OTE - Oregon Travel Experience

Fall signals increase in wildlife on roads

Posted on: October 3rd, 2014 by Madeline MacGregor in News & Press | No Comments

Wildlife on roadways is additional fall driving hazard

deer2October and November are the two busiest months for vehicle-wildlife collisions, statewide and nationally. With more wildlife crossing roads all over the state, Oregon State Police (OSP), the Oregon Department of Transportation (ODOT), and the Oregon Department of Fish & Wildlife (ODFW) urge motorists to be on alert.

According to statistics, wildlife-involved traffic collisions have been on the rise across Oregon. In 2013 ODOT received reports of 1,274 such crashes, similar to the 1,283 crashes reported in 2012 and up from 1,199 reported in 2011. Overall, reports are approximately 24 percent higher than in 2008 (974 reported crashes). Officials believe the numbers are actually higher because most collisions involving wildlife result in property damage only to the involved vehicle and do not get reported to police or the Department of Motor Vehicles.

Between September 27 and October 1, 2014, OSP troopers responded to four vehicle-wildlife crashes.

wildlife_crash1Over the past 10 years, more than a third of the total reported vehicle-wildlife crashes occurred between September through November. The deadliest encounters have taken place in Josephine and Deschutes counties, but no county in the state is untouched by these incidents. Those with the highest total crashes reported are Deschutes, Douglas, Jackson, Klamath and Lane Counties.

During this season, OSP, ODOT, OTE and ODFW urge drivers to be aware of the possible dangers associated with animals on or near our highways. Extra vigilance is required. The following information may help reduce these incidents:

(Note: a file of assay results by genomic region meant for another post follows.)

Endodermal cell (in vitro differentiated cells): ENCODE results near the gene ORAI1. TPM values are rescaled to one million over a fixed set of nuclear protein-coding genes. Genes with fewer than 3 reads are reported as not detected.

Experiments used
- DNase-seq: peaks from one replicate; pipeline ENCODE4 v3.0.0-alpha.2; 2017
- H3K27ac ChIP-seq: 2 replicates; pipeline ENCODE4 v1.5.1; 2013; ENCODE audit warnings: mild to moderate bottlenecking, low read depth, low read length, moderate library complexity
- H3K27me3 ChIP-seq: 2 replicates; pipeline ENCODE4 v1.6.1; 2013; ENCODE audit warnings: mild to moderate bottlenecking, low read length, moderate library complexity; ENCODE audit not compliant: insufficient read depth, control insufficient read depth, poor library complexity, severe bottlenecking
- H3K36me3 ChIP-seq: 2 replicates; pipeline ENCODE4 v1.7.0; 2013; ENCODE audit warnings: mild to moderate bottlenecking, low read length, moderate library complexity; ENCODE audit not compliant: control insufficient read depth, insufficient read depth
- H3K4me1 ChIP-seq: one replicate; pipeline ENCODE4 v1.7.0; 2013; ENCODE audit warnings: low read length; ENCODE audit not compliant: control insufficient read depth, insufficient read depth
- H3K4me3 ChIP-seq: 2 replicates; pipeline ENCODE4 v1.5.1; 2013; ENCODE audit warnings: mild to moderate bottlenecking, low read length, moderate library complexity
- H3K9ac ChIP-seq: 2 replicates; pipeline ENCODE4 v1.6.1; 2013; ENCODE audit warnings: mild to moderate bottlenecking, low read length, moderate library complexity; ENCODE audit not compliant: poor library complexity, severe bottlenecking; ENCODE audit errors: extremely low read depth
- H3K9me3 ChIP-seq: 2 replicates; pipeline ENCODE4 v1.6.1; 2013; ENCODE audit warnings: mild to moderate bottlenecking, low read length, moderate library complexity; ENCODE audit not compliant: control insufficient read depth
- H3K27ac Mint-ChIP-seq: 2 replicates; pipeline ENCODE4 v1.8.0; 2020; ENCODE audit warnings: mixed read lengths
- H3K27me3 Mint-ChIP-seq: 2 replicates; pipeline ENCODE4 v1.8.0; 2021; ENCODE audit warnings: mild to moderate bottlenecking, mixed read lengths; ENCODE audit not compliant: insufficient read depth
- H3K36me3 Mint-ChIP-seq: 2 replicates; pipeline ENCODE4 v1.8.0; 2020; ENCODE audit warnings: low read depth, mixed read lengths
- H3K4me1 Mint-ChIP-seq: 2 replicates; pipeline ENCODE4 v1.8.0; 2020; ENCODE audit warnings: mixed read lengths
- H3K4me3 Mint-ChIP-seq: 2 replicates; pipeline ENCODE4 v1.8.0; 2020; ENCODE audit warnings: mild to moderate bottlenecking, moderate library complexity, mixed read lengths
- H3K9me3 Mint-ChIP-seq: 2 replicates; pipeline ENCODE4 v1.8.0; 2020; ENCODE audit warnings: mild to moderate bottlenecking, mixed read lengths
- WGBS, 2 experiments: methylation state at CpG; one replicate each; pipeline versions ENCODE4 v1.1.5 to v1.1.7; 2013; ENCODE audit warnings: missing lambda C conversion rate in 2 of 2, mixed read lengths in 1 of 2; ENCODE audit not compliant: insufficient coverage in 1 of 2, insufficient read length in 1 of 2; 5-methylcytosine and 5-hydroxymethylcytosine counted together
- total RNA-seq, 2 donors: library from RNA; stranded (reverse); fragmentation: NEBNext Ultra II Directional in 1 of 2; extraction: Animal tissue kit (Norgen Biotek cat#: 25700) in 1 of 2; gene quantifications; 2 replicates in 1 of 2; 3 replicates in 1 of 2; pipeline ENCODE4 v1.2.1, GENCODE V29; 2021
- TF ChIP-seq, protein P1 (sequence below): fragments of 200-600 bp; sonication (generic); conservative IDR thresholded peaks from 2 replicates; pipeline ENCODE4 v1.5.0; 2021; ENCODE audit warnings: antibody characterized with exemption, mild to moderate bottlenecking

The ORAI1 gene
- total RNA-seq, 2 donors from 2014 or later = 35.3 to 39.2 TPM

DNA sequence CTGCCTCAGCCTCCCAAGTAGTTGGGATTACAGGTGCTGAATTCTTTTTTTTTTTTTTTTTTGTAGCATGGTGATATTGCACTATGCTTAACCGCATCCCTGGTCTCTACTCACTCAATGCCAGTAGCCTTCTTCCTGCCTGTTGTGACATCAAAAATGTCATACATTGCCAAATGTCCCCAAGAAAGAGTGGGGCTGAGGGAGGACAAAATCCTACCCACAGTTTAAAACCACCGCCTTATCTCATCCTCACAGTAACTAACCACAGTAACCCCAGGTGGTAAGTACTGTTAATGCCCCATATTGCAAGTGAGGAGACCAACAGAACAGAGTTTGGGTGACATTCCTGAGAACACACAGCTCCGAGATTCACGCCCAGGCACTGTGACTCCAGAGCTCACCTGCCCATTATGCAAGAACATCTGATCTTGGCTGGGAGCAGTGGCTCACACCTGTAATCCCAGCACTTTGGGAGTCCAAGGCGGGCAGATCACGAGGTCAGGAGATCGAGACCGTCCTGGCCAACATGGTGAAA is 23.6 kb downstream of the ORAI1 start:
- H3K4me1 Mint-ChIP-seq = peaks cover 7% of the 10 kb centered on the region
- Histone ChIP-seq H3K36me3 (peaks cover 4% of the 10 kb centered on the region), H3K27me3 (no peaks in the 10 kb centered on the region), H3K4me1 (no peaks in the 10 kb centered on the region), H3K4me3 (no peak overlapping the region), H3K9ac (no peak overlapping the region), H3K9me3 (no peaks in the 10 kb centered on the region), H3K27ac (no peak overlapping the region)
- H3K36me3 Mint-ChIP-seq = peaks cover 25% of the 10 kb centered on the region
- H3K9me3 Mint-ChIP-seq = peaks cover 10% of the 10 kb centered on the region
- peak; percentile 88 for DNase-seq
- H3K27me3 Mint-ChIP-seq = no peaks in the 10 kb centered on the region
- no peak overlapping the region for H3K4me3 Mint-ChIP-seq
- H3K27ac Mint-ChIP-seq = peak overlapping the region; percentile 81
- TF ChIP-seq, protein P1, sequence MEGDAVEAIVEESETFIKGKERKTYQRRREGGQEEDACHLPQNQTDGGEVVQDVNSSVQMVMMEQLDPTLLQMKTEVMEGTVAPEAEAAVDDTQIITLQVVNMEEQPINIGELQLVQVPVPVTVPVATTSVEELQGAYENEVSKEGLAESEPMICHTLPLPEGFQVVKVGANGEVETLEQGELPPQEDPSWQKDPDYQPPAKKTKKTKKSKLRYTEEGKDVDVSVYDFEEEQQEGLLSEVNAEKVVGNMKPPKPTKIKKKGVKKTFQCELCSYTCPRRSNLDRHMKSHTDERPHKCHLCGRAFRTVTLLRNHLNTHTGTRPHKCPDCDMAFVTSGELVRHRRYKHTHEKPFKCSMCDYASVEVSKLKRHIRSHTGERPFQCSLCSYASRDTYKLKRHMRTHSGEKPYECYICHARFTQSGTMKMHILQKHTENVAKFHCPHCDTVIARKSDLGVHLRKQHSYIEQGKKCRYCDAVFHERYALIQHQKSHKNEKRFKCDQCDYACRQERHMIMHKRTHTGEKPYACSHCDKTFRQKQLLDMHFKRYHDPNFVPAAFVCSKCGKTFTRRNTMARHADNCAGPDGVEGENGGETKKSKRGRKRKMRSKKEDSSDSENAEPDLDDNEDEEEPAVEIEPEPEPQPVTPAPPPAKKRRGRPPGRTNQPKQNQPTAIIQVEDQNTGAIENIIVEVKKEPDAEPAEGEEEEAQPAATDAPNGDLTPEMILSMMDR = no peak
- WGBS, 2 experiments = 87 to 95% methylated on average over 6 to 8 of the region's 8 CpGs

* The annual deer rut season typically lasts from late October to mid-to-late November, increasing deer activity in and around roadways.
* During the next few months there will be fewer daylight hours and visibility will be challenged by darkness and winter weather conditions.
* Be attentive at all times, but especially sunset to sunrise.
* When driving in areas that have special signs indicating the possible presence of animals/wildlife, please use extra caution because these signs are posted for a reason.
* Be extra careful in areas where there is a lot of vegetation next to the road or while going around curves. Wildlife near the road may not be visible.
* Remember that the presence of any type of animal/wildlife could also mean that others are nearby.
* When you see an animal/wildlife near or on the roadway, reduce your speed and try to stay in your lane. Many serious crashes are the result of drivers swerving to avoid wildlife or other obstacles and they crash into another vehicle or lose control of their own vehicle.
* The same advice applies for smaller wildlife such as squirrels, nutria or raccoons;  try to stay in your lane and do not swerve for these animals. They are less dangerous to vehicles than big game animals and losing control of your vehicle is a larger concern.
* Always wear your safety belt, as even the slightest collision could result in serious injuries.

ODOT has produced a short video showing elk and deer (and other animals) using an underpass on Hwy. 97, which has helped improve safety in a high-incident area. The video is available for viewing online at http://www.youtube.com/watch?v=mSJGRs5KRP8&feature=youtu.be.

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